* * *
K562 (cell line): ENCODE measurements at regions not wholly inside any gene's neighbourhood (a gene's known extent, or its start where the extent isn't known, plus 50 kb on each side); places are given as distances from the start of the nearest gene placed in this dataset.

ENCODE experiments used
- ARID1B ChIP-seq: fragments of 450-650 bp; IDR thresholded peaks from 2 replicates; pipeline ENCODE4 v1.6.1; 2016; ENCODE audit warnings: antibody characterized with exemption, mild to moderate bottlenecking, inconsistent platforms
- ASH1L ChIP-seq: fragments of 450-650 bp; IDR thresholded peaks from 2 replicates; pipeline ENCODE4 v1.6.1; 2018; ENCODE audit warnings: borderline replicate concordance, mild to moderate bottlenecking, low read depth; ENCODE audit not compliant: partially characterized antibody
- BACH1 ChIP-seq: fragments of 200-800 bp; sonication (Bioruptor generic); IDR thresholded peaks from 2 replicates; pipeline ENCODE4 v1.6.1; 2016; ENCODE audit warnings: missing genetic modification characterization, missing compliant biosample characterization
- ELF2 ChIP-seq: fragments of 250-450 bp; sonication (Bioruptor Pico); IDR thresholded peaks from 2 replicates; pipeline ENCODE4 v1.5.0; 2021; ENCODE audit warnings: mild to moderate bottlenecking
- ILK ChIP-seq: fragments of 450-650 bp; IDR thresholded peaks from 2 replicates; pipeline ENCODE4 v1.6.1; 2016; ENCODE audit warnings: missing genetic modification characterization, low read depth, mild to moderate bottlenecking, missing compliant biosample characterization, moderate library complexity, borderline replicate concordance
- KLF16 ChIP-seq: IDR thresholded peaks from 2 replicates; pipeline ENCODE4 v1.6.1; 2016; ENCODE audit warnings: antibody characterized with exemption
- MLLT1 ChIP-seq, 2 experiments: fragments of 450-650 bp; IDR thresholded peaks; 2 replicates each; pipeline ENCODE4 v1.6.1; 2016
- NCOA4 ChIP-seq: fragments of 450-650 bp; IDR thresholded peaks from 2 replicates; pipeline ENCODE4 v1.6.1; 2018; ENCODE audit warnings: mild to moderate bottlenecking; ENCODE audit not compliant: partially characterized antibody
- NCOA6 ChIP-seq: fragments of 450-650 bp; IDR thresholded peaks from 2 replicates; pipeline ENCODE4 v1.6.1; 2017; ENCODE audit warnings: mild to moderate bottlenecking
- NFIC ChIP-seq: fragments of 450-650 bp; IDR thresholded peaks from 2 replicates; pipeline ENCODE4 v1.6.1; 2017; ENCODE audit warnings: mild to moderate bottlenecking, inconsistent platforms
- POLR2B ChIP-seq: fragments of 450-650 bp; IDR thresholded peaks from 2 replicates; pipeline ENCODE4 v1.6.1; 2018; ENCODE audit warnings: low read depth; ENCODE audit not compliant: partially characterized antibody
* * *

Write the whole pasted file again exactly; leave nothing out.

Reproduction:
K562 (cell line): ENCODE measurements at regions not wholly inside any gene's neighbourhood (a gene's known extent, or its start where the extent isn't known, plus 50 kb on each side); places are given as distances from the start of the nearest gene placed in this dataset.

ENCODE experiments used
- ARID1B ChIP-seq: fragments of 450-650 bp; IDR thresholded peaks from 2 replicates; pipeline ENCODE4 v1.6.1; 2016; ENCODE audit warnings: antibody characterized with exemption, mild to moderate bottlenecking, inconsistent platforms
- ASH1L ChIP-seq: fragments of 450-650 bp; IDR thresholded peaks from 2 replicates; pipeline ENCODE4 v1.6.1; 2018; ENCODE audit warnings: borderline replicate concordance, mild to moderate bottlenecking, low read depth; ENCODE audit not compliant: partially characterized antibody
- BACH1 ChIP-seq: fragments of 200-800 bp; sonication (Bioruptor generic); IDR thresholded peaks from 2 replicates; pipeline ENCODE4 v1.6.1; 2016; ENCODE audit warnings: missing genetic modification characterization, missing compliant biosample characterization
- ELF2 ChIP-seq: fragments of 250-450 bp; sonication (Bioruptor Pico); IDR thresholded peaks from 2 replicates; pipeline ENCODE4 v1.5.0; 2021; ENCODE audit warnings: mild to moderate bottlenecking
- ILK ChIP-seq: fragments of 450-650 bp; IDR thresholded peaks from 2 replicates; pipeline ENCODE4 v1.6.1; 2016; ENCODE audit warnings: missing genetic modification characterization, low read depth, mild to moderate bottlenecking, missing compliant biosample characterization, moderate library complexity, borderline replicate concordance
- KLF16 ChIP-seq: IDR thresholded peaks from 2 replicates; pipeline ENCODE4 v1.6.1; 2016; ENCODE audit warnings: antibody characterized with exemption
- MLLT1 ChIP-seq, 2 experiments: fragments of 450-650 bp; IDR thresholded peaks; 2 replicates each; pipeline ENCODE4 v1.6.1; 2016
- NCOA4 ChIP-seq: fragments of 450-650 bp; IDR thresholded peaks from 2 replicates; pipeline ENCODE4 v1.6.1; 2018; ENCODE audit warnings: mild to moderate bottlenecking; ENCODE audit not compliant: partially characterized antibody
- NCOA6 ChIP-seq: fragments of 450-650 bp; IDR thresholded peaks from 2 replicates; pipeline ENCODE4 v1.6.1; 2017; ENCODE audit warnings: mild to moderate bottlenecking
- NFIC ChIP-seq: fragments of 450-650 bp; IDR thresholded peaks from 2 replicates; pipeline ENCODE4 v1.6.1; 2017; ENCODE audit warnings: mild to moderate bottlenecking, inconsistent platforms
- POLR2B ChIP-seq: fragments of 450-650 bp; IDR thresholded peaks from 2 replicates; pipeline ENCODE4 v1.6.1; 2018; ENCODE audit warnings: low read depth; ENCODE audit not compliant: partially characterized antibody